High inflation just pushed IRS deductions and tax rates higher — here’s how much, and when they kick in

America’s high rate of inflation will result in a 7% increase in the standard deduction when workers file taxes on their 2023 income, according to new inflation adjustments from the Internal Revenue Service.

It will also increase tax brackets by 7%, according to annual inflation adjustments the IRS announced on Tuesday.

Many provisions of the tax code – but not all – are indexed to inflation, so the announcements are a recurring event. But when inflation persists at four-decade highs, these annual adjustments are of particular importance.

If inflation persists at four-decade highs, these annual adjustments of around 7% are of particular importance to the standard deduction.

Start with the standard deduction that most people use instead of listing deductions.

The standard deduction for individuals and married couples filing separately is $13,850 for tax year 2023. That’s an increase of $900 from the standard deduction of $12,950 for the upcoming tax season.

For married couples filing jointly, the payout for the 2023 tax year increases to $27,700. That’s an increase of $1,800 over the standard deduction of $25,900 for the upcoming tax year.

The increases in marginal tax rates reflect the same 7% increase. For example, the 22% tax bracket for this year is over $41,775 for singles and over $83,550 for married couples applying together. Next year, the same 22% bracket will apply to incomes over $44,725 and over $89,450 for married couples applying together.

MarketWatch/IRS

“The changes appear to be much larger than in previous years because inflation is much higher than in previous decades,” said Alex Durante, an economist at the Tax Foundation, a right-wing tax think tank.

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The IRS gets its inflation adjustments by averaging a slightly different measure of inflation called the “chained consumer price index,” instead of the widely watched consumer price index, Durante noted. That’s a result of the Trump-era tax cuts and jobs bill of 2017, he added.

“The reason is that the regular CPI overstates inflation because it doesn’t account for the substitution that buyers can make as costs rise,” Durante said. Shoppers substitute when exchanging a more expensive item for a cheaper one, and research shows many Americans use this tactic.

The IRS inflation adjustments come after September CPI data last week showed September’s annual inflation rate of 8.2%, slightly below August’s 8.3%. Also last week, the Social Security Administration said next year’s payments would include an 8.7% cost-of-living adjustment.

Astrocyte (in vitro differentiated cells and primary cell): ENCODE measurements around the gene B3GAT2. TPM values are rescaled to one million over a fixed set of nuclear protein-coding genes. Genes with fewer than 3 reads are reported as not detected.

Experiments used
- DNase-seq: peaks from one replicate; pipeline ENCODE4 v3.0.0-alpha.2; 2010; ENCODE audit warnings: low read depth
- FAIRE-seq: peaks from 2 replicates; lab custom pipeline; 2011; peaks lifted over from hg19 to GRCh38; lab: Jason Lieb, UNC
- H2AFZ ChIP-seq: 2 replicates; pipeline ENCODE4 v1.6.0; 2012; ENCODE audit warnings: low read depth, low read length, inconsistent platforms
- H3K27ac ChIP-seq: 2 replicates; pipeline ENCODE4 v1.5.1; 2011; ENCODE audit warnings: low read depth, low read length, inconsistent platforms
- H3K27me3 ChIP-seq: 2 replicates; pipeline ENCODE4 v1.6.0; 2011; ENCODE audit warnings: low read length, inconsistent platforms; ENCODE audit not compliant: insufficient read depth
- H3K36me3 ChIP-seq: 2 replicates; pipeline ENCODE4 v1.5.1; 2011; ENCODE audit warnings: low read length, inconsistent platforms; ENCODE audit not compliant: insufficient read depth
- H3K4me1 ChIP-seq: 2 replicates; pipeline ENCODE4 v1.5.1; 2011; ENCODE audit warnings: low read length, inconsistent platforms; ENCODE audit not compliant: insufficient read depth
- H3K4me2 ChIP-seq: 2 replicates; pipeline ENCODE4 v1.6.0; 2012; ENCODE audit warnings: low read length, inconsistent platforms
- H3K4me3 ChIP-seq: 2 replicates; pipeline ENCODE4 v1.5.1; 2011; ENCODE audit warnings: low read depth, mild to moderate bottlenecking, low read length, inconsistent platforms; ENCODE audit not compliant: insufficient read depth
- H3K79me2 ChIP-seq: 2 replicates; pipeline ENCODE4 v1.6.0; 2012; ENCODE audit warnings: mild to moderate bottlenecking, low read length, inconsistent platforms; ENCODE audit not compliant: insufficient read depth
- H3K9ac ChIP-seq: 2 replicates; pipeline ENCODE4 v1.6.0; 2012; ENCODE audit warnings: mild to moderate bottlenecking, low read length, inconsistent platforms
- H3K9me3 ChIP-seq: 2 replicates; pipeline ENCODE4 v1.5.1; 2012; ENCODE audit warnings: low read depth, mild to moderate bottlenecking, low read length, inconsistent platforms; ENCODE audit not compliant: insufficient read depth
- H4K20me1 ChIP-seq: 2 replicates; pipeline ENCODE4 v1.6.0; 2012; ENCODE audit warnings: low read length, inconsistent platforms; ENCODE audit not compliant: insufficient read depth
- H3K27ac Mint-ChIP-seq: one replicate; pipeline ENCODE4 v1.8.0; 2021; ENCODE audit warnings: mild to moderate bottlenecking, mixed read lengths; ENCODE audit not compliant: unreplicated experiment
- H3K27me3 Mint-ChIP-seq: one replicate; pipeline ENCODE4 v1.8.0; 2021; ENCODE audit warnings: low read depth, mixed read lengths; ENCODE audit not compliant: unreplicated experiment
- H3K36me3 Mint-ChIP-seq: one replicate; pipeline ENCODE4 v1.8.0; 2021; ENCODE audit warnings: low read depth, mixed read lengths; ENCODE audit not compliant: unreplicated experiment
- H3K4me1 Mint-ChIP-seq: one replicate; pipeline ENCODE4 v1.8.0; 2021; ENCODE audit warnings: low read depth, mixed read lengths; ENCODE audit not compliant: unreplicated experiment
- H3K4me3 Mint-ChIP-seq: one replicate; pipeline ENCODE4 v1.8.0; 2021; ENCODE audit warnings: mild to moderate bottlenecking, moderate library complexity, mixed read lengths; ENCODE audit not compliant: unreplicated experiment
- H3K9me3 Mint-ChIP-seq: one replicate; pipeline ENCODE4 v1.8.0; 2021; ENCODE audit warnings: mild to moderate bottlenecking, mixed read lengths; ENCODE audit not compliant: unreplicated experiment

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The Earned Income Tax Credit payout – aimed at working low- and middle-income families who have been hit hard by blistering inflation – is also increasing.

The payout of the income tax credit also increases. The maximum payout for an eligible taxpayer with at least three eligible children increases to $7,430 for this tax year from $6,935. The long-term loan is aimed at low- and middle-income working families who have been hit hard by blistering inflation.

More than 60 provisions are scheduled to increase in line with inflation, but many parts of the tax code are not inflation-indexed. Depending on the circumstances, the tax or the tax concession take effect earlier.

Capital gains tax rules an example. The IRS lets a taxpayer use capital losses to offset capital gains taxes. If losses exceed gains, the IRS allows a taxpayer to deduct up to $3,000 in excess losses. You can then roll over the remainder of the capital losses to future tax years. According to Durante, it has been more than four decades since lawmakers last set the limit.

While more than 60 provisions provide for an inflation adjustment, many parts of the tax code are not inflation-indexed. They include capital gains tax.

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Given the stock market’s rocky slide this year, many investors could welcome a fast-approaching tax break — even if it only allows for a $3,000 deduction.

At the same time, a couple selling their home can exempt the first $500,000 of the sale from capital gains tax, and it’s $250,000 for a single applicant. This has been the case since the exclusion was introduced in 1997.

The once-white-hot housing market may be cooling, but many sellers may still be at the point where the taxes take effect. According to Redfin RDFN, the average home listing as of early October was over $367,000.
+4.05%.

Another example is the child tax credit. After last year’s payout to parents increased to $3,600 for children under 6 and $3,000 per child ages 6 to 17, it’s back to a maximum of $2,000. The refundable portion of the balance increases from $1,500 to $1,600 in the 2023 tax year, the IRS notes.

Proponents of the increased payouts and some congressional Democrats want to revive higher payments in corporate tax negotiations. The high cost of living is a strong reason to get the increased loan back, they say.

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